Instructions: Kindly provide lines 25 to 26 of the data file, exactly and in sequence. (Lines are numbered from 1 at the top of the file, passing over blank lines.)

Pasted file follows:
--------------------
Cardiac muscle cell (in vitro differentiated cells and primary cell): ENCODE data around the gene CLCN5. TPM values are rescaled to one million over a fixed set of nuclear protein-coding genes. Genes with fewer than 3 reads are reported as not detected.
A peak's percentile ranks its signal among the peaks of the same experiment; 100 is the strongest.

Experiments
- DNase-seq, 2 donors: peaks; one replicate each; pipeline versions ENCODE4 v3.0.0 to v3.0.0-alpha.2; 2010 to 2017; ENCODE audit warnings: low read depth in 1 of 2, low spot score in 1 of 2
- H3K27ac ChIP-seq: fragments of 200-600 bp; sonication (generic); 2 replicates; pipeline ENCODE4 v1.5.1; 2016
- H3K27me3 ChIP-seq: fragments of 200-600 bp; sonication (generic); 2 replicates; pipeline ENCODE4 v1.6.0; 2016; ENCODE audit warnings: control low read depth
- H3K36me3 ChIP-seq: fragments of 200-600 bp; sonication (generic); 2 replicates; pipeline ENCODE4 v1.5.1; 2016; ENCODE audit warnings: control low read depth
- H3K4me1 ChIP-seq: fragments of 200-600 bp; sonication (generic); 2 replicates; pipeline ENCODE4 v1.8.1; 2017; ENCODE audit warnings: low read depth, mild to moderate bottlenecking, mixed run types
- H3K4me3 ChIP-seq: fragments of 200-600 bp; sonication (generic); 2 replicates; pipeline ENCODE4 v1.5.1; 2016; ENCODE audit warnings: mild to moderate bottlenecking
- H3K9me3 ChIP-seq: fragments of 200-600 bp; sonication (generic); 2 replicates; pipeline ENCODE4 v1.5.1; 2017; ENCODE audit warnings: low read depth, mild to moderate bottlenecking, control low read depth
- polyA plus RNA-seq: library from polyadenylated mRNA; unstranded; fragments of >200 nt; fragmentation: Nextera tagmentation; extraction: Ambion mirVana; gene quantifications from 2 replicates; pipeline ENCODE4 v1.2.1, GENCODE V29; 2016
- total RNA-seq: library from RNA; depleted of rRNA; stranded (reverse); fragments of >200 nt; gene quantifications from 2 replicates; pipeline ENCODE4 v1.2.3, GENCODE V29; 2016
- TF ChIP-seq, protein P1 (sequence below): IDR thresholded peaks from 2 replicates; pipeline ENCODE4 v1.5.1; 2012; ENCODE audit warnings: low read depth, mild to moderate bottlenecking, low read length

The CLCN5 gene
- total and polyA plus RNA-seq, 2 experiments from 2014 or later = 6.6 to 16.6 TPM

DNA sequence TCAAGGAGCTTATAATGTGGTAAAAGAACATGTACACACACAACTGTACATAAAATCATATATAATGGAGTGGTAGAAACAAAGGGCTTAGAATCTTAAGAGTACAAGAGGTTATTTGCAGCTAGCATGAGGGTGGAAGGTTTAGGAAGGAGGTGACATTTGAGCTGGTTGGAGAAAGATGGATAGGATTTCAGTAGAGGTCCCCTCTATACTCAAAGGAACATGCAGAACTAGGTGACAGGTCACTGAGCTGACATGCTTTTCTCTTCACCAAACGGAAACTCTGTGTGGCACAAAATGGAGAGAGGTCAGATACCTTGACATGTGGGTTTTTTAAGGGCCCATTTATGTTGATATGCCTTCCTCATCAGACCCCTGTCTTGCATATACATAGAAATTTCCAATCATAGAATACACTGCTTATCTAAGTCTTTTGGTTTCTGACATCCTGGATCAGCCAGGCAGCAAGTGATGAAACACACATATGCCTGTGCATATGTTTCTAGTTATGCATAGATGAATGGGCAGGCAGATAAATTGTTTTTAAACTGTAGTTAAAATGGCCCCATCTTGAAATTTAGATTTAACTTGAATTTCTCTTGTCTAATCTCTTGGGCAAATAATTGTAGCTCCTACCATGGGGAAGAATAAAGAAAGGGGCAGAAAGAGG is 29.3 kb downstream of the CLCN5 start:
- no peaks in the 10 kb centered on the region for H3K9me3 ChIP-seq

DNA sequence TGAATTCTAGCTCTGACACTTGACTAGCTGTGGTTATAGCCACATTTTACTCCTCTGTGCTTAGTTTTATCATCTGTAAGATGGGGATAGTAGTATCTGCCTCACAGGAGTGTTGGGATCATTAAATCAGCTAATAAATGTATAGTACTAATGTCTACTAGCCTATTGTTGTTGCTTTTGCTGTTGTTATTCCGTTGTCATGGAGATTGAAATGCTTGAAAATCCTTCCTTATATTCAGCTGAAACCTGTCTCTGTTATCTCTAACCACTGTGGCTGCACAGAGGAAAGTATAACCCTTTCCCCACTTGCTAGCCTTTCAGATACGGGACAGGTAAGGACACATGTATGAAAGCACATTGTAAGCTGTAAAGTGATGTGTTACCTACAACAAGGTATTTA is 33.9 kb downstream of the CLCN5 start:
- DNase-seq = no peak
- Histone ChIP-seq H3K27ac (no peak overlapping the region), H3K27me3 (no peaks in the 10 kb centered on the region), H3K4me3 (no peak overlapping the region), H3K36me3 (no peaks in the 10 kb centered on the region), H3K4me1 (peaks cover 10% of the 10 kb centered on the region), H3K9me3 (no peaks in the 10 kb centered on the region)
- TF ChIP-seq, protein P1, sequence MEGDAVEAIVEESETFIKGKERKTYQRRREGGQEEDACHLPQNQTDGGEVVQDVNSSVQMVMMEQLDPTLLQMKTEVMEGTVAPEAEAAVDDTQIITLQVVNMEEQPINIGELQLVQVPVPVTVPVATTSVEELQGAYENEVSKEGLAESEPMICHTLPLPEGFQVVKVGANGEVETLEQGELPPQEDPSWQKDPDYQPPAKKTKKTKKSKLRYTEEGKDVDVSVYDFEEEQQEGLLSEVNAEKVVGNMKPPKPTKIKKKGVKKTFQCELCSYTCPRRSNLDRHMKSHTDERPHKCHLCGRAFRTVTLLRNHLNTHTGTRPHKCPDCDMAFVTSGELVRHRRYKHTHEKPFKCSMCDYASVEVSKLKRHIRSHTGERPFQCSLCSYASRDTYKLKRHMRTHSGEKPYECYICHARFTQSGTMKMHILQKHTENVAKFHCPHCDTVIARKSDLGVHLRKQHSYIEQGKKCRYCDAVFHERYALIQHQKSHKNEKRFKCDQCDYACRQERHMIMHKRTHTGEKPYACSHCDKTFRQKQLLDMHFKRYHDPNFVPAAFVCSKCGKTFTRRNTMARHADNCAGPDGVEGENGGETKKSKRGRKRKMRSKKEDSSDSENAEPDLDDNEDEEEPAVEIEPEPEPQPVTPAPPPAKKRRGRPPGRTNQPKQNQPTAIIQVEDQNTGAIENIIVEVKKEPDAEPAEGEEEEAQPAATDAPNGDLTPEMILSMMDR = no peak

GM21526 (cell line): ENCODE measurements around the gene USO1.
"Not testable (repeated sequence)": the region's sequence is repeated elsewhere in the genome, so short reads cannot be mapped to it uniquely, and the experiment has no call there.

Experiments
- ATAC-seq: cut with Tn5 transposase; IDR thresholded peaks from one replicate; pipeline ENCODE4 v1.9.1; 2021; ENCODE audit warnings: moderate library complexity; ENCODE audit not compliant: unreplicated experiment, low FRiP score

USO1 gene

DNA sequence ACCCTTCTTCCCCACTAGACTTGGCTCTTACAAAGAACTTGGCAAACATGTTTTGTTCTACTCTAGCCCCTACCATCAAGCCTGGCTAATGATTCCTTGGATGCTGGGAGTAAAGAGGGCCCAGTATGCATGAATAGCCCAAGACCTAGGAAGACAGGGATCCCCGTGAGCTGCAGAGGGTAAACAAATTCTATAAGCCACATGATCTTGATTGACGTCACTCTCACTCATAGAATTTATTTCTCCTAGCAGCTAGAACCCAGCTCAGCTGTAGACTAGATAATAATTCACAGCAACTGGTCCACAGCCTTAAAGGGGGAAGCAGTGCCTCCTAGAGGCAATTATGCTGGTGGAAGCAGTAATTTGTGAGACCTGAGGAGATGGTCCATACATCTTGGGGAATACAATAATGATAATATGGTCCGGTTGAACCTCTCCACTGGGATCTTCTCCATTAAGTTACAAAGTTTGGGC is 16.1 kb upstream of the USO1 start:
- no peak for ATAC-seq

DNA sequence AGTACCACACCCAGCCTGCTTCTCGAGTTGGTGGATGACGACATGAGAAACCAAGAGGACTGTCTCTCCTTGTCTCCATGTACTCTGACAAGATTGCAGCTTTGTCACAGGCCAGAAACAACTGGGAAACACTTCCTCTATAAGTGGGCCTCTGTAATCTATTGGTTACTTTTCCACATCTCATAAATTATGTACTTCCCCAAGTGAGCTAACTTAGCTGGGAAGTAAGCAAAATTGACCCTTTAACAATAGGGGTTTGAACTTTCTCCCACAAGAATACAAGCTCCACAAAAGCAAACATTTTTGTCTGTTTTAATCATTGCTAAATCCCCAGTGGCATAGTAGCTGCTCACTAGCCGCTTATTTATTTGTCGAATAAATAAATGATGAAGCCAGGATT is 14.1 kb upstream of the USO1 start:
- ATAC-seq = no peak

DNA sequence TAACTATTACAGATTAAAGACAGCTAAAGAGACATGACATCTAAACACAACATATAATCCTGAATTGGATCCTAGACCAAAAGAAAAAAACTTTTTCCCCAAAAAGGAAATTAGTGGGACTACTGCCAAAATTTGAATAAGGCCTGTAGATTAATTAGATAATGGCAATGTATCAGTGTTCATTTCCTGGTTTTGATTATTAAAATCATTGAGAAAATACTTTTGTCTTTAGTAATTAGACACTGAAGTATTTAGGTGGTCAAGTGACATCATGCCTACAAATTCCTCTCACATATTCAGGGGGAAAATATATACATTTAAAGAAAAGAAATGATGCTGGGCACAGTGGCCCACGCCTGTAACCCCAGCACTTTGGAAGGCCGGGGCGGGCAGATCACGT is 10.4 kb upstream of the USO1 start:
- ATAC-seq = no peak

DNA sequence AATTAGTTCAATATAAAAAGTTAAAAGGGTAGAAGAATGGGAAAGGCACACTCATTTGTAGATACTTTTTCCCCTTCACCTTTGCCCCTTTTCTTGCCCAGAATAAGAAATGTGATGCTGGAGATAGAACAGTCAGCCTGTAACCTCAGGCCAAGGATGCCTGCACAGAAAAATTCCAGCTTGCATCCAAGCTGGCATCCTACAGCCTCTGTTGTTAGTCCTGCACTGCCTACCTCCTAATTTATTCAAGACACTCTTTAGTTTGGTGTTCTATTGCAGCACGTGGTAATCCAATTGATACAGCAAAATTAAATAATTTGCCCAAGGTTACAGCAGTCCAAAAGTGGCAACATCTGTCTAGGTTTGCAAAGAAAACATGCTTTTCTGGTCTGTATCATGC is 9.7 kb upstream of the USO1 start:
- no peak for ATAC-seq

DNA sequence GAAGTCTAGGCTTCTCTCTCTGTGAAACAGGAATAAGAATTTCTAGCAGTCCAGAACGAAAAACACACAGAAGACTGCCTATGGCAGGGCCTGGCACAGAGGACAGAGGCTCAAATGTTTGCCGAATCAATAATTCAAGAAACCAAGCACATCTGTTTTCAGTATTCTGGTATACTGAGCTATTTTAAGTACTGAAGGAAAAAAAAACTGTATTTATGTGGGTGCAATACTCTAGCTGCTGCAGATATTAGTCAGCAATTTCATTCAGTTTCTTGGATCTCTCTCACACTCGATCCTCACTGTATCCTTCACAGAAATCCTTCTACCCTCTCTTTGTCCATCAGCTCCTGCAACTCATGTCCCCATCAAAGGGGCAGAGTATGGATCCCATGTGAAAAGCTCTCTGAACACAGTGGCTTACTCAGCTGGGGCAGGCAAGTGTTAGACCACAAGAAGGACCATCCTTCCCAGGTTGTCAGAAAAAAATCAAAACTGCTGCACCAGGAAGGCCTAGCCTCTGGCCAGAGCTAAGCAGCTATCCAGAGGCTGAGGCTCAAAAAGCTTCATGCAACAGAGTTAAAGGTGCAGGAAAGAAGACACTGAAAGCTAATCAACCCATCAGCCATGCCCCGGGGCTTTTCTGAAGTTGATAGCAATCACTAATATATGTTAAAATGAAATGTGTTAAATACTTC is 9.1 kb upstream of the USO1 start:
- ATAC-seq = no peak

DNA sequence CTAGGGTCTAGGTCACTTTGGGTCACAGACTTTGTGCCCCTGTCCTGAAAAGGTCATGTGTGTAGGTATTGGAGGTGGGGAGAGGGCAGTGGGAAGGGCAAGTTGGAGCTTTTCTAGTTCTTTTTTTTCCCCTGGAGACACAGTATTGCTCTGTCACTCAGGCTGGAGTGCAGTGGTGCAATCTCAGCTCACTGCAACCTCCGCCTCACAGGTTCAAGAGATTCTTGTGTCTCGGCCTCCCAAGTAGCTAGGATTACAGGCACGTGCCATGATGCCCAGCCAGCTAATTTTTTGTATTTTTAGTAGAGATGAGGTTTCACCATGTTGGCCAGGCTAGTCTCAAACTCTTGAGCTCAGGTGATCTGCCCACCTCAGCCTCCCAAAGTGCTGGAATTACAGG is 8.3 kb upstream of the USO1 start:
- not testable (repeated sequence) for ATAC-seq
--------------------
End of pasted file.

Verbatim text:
- ATAC-seq: cut with Tn5 transposase; IDR thresholded peaks from one replicate; pipeline ENCODE4 v1.9.1; 2021; ENCODE audit warnings: moderate library complexity; ENCODE audit not compliant: unreplicated experiment, low FRiP score

USO1 gene